Monday, 22 April 2013

The Abominable Snowman (1957)

I'm not sure quite what it is, but there's just something here that stops me from loving this movie as much as I think I should. I admire it, it's an intelligent and atmospheric piece, but I also think that it somehow should have created a much better framework around the ideas at its heart.

Written by Nigel Kneale, and directed by Val Guest, the movie can be described quite simply as "a quest in search of the Yeti" but that sells the thing short. What the film is really about is the quest for knowledge (best symbolised by the tenacity and good intentions of the character Dr. Rollason, played by the great Peter Cushing) working side by side with the quest for personal gain and profit (shown by Tom Friend, the character played by Forrest Tucker). Obviously, these two viewpoints are opposing ones, but the path through treacherous terrain is made slightly easier by teamwork.

The Abominable Snowman works very well in a number of areas - the cast are all generally excellent (as is par for the course when it comes to Peter Cushing), the atmosphere builds nicely in the last half hour or so, and the material is treated with intelligence and a serious tone. Sadly, there are other areas in which the film doesn't do half as well - a running strand of mysticism just doesn't feel right, and none of the scenes at a lamasery do anything much for the pacing and characterisations, except basic exposition.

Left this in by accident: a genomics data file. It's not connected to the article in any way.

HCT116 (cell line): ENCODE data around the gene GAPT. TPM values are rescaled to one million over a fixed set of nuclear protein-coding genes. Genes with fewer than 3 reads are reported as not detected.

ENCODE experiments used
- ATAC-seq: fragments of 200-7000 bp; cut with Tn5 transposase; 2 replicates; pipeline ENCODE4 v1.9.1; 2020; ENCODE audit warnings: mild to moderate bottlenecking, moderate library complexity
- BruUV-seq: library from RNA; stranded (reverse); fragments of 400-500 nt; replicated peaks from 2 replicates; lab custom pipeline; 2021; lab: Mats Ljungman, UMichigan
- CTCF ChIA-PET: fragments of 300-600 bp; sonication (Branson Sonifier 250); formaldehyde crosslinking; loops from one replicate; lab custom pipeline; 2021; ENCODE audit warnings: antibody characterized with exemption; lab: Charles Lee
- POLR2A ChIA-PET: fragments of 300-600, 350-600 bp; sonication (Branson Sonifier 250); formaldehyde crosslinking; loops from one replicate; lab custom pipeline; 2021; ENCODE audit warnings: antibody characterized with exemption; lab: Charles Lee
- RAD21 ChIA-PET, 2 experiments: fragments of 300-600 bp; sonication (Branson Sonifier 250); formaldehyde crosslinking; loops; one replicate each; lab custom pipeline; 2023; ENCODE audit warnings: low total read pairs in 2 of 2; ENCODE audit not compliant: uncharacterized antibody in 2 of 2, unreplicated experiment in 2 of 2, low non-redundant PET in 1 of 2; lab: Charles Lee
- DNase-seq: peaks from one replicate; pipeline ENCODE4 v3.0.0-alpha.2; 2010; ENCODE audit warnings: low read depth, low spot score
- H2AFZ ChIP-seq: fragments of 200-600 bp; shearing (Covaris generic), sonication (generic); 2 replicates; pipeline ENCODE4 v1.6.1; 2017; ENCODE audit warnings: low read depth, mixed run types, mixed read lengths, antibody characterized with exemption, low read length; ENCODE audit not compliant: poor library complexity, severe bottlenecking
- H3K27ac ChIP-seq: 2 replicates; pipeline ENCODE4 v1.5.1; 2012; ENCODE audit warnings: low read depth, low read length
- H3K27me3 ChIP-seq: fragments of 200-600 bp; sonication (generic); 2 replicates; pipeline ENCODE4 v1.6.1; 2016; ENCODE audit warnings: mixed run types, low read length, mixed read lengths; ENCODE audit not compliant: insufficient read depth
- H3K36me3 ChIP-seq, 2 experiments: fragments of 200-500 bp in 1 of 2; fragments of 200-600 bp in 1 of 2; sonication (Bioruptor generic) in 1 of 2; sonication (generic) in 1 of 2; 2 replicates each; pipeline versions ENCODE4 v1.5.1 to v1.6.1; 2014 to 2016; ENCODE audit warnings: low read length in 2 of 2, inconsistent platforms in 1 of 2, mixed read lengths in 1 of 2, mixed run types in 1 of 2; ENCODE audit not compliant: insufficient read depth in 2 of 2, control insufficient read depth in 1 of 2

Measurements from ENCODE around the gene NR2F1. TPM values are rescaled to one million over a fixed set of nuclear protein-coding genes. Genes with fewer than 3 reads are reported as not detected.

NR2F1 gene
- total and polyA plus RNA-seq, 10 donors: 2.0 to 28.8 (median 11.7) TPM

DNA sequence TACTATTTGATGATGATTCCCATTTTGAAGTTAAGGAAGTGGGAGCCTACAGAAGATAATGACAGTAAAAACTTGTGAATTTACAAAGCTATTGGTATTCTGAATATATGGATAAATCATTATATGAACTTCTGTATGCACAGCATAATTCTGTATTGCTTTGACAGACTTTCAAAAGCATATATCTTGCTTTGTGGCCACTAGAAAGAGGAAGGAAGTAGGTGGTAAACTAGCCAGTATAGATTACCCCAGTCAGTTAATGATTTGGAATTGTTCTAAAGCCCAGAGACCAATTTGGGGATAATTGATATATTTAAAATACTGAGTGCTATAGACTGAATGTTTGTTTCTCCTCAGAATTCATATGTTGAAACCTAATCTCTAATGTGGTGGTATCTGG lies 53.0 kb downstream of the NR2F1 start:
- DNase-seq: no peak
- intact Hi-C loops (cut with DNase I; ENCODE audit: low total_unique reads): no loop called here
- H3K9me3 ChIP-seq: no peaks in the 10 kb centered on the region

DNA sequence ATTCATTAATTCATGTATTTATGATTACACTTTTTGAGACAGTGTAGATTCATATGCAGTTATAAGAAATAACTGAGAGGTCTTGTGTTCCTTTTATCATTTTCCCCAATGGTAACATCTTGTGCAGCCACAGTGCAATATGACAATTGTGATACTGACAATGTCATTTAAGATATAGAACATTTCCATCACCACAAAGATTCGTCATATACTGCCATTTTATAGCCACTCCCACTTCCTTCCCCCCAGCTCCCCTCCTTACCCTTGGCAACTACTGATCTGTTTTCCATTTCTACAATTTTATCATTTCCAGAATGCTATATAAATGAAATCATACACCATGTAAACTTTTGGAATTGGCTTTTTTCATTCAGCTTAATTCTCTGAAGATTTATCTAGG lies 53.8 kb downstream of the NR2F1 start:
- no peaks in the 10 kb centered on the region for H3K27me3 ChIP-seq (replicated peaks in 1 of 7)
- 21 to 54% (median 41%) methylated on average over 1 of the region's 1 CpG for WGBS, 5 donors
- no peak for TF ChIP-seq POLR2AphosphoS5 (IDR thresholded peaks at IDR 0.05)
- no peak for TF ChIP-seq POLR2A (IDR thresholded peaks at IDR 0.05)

Aside from the performances of Cushing and Tucker in the two main roles, Maureen Connell is also excellent as Helen, the plucky but concerned wife of Dr. Rollason, Richard Wattis is enjoyable as Peter Fox and Robert Brown has some fun as the thrill-loving Ed Shelley.

There's certainly enough here for fans of subtle, smart horror to enjoy, but I didn't rate this quite as highly as some other people, despite some fine, atmospheric moments that show the effect the weather and general conditions have on members of the expedition. Give it a viewing and make up your own mind, especially if you're a Peter Cushing fan like myself, because there are plenty of Hammer fans who rate this one quite a bit higher than I do.


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